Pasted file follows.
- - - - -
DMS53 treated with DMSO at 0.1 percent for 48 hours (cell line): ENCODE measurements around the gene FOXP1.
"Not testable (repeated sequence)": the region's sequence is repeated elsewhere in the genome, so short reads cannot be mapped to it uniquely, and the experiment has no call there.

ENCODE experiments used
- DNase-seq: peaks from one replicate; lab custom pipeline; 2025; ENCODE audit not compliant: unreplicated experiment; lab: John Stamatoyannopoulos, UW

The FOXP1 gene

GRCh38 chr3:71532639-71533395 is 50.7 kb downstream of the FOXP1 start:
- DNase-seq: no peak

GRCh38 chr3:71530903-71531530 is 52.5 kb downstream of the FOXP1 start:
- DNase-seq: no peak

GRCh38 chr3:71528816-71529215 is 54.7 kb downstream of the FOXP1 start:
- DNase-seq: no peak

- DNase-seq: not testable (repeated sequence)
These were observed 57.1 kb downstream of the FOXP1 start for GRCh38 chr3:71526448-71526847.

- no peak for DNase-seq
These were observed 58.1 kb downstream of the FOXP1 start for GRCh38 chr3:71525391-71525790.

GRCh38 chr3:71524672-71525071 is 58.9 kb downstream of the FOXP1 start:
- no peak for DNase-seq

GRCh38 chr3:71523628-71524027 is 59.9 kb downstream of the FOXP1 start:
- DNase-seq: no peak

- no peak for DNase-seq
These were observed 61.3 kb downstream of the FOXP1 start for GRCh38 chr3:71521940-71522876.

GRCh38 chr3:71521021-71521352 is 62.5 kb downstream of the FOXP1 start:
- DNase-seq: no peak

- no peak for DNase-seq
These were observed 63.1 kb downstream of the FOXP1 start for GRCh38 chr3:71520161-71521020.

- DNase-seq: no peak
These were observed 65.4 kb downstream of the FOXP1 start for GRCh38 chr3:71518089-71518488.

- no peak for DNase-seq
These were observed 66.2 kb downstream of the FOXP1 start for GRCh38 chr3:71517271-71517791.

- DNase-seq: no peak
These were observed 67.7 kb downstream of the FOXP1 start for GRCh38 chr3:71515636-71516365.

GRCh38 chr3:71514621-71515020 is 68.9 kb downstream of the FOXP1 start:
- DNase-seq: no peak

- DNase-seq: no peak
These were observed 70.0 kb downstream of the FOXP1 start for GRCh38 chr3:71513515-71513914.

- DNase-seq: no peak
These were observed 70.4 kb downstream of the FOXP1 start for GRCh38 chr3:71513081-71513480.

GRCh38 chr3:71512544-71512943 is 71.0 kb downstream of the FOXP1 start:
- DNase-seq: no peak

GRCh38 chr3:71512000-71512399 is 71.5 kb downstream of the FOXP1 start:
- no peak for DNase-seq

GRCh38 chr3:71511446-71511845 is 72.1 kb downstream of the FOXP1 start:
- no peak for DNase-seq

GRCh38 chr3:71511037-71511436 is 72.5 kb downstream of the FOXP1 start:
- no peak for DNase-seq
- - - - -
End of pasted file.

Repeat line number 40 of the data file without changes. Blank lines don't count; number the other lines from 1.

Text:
GRCh38 chr3:71512000-71512399 is 71.5 kb downstream of the FOXP1 start: